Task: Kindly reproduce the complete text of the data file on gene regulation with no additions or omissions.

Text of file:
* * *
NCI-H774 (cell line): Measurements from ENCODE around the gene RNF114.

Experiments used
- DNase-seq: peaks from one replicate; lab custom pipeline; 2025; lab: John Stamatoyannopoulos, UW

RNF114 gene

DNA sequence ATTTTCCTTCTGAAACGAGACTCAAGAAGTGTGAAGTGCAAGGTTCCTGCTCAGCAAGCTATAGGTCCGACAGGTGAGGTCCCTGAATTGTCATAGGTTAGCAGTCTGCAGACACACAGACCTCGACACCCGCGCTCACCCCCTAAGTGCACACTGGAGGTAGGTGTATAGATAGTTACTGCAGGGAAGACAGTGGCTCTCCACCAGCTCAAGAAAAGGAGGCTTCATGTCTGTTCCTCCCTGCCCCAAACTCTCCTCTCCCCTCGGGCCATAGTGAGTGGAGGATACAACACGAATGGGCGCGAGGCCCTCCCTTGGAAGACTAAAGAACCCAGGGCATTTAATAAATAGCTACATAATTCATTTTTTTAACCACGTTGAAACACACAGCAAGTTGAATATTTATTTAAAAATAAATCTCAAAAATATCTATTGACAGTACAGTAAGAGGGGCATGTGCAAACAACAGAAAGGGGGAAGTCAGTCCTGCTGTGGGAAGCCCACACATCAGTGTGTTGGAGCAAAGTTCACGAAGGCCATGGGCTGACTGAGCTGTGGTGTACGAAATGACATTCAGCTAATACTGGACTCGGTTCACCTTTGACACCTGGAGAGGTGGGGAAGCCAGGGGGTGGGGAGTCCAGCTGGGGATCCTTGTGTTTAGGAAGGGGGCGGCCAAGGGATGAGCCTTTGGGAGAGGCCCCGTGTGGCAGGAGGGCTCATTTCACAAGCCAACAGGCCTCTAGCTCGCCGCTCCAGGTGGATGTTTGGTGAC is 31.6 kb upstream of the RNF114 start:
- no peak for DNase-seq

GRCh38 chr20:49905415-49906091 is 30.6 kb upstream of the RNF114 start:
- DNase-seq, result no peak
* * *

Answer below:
NCI-H774 (cell line): Measurements from ENCODE around the gene RNF114.

Experiments used
- DNase-seq: peaks from one replicate; lab custom pipeline; 2025; lab: John Stamatoyannopoulos, UW

RNF114 gene

DNA sequence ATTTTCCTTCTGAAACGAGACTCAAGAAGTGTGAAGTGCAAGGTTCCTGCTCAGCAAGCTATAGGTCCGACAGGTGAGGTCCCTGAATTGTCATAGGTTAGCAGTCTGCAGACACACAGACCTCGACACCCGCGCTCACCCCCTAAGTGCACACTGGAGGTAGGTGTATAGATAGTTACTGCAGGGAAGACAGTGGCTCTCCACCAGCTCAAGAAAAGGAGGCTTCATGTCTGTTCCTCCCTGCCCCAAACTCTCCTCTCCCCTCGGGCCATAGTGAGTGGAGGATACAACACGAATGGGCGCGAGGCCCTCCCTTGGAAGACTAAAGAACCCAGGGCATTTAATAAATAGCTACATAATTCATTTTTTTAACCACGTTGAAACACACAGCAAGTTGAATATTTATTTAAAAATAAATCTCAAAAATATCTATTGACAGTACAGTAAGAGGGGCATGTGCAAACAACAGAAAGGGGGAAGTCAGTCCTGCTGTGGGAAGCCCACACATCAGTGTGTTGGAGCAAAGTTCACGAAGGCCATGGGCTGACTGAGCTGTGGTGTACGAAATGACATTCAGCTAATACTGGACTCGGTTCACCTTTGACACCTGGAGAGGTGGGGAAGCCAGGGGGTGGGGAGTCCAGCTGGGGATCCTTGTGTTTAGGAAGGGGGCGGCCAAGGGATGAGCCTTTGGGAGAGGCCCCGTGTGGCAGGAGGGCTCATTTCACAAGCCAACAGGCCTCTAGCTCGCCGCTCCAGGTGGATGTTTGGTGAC is 31.6 kb upstream of the RNF114 start:
- no peak for DNase-seq

GRCh38 chr20:49905415-49906091 is 30.6 kb upstream of the RNF114 start:
- DNase-seq, result no peak